Tools for ‘navigating childhood’

From The Harvard Gazette:

Fairytales The fairy tales of Hans Christian Andersen have enchanted children the world over for more than two centuries with their verbal sorcery and expressive intensity. Now their iconic power has drawn the attention of a Harvard professor, who hopes to broaden our understanding of how those eye-widening fairy tales expand the imaginations of children.

The stories deserve serious intellectual investigation, says Maria Tatar, John L. Loeb Professor of Germanic Languages and Literatures in Harvard’s Faculty of Arts and Sciences. Tatar is taking a critical look at Andersen to show how these stories have become part of our folklore, playing a formative role in the shaping of childhood identities.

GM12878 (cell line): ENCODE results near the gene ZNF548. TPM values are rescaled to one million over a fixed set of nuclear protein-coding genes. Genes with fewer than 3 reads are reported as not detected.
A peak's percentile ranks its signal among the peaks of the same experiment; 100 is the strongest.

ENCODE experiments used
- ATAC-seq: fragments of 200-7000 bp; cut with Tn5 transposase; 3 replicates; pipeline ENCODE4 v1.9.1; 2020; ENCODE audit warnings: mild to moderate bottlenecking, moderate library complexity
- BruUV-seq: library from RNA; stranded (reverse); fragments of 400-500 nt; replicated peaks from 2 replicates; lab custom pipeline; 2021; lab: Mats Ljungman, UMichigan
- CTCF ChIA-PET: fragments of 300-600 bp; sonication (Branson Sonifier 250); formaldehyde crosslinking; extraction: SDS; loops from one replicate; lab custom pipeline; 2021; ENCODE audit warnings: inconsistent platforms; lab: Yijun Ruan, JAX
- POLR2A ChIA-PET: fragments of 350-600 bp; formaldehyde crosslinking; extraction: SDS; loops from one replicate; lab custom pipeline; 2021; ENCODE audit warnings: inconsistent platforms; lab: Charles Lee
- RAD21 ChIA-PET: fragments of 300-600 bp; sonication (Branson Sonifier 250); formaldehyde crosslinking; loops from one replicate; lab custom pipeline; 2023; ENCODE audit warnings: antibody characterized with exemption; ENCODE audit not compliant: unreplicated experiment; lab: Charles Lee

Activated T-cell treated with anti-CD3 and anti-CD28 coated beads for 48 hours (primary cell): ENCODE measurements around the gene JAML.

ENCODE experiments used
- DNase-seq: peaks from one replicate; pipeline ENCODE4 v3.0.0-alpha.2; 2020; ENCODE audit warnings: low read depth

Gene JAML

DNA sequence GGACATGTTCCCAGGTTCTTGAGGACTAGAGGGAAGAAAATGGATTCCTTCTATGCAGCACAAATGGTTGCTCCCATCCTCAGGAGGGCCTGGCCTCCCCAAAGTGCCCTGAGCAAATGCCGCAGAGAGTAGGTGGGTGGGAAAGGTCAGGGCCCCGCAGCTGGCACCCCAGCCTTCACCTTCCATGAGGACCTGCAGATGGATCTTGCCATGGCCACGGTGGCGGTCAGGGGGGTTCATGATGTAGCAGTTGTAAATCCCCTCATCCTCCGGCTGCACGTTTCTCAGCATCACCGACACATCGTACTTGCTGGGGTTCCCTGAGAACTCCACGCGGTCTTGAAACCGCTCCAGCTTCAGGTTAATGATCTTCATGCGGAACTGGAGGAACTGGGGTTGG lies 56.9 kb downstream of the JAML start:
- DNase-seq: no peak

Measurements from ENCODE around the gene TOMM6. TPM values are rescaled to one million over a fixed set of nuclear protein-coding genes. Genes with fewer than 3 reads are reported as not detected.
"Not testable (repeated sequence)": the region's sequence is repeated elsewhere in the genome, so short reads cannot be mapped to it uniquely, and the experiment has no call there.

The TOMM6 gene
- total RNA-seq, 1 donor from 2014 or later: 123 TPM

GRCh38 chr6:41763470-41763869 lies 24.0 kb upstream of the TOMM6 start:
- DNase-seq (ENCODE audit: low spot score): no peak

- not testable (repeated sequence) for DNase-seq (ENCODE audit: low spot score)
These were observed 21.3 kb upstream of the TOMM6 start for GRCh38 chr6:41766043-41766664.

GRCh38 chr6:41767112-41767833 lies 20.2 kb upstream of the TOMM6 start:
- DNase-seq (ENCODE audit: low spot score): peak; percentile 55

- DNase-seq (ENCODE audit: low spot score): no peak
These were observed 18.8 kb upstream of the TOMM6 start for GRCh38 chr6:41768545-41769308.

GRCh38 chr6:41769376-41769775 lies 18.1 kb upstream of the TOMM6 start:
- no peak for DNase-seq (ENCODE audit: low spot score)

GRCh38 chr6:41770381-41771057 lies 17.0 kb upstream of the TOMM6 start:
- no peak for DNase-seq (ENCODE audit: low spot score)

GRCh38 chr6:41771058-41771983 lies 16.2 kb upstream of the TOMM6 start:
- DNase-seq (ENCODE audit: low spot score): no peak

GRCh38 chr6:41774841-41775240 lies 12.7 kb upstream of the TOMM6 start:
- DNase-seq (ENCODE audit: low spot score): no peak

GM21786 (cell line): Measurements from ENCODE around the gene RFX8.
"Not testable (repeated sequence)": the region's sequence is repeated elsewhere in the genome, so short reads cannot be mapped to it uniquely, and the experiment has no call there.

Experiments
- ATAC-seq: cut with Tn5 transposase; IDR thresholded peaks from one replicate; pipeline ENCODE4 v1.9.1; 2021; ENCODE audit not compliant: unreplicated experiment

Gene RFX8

“We need to engage our critical faculties in order to understand what makes these stories so emotionally addictive. Why have these Danish cultural stories taken hold in the United States to become instruments for navigating childhood?” Tatar asks. “How do the stories enable the reader to get lost in the book, to drink the heady elixir of fantasy? And how do they arouse the intellectual curiosity of children?” According to Tatar, a strong moral message is not the key to Andersen’s appeal. Rather, she says, Andersen’s descriptive techniques create moments with “ignition power” that kindle the imagination.

More here.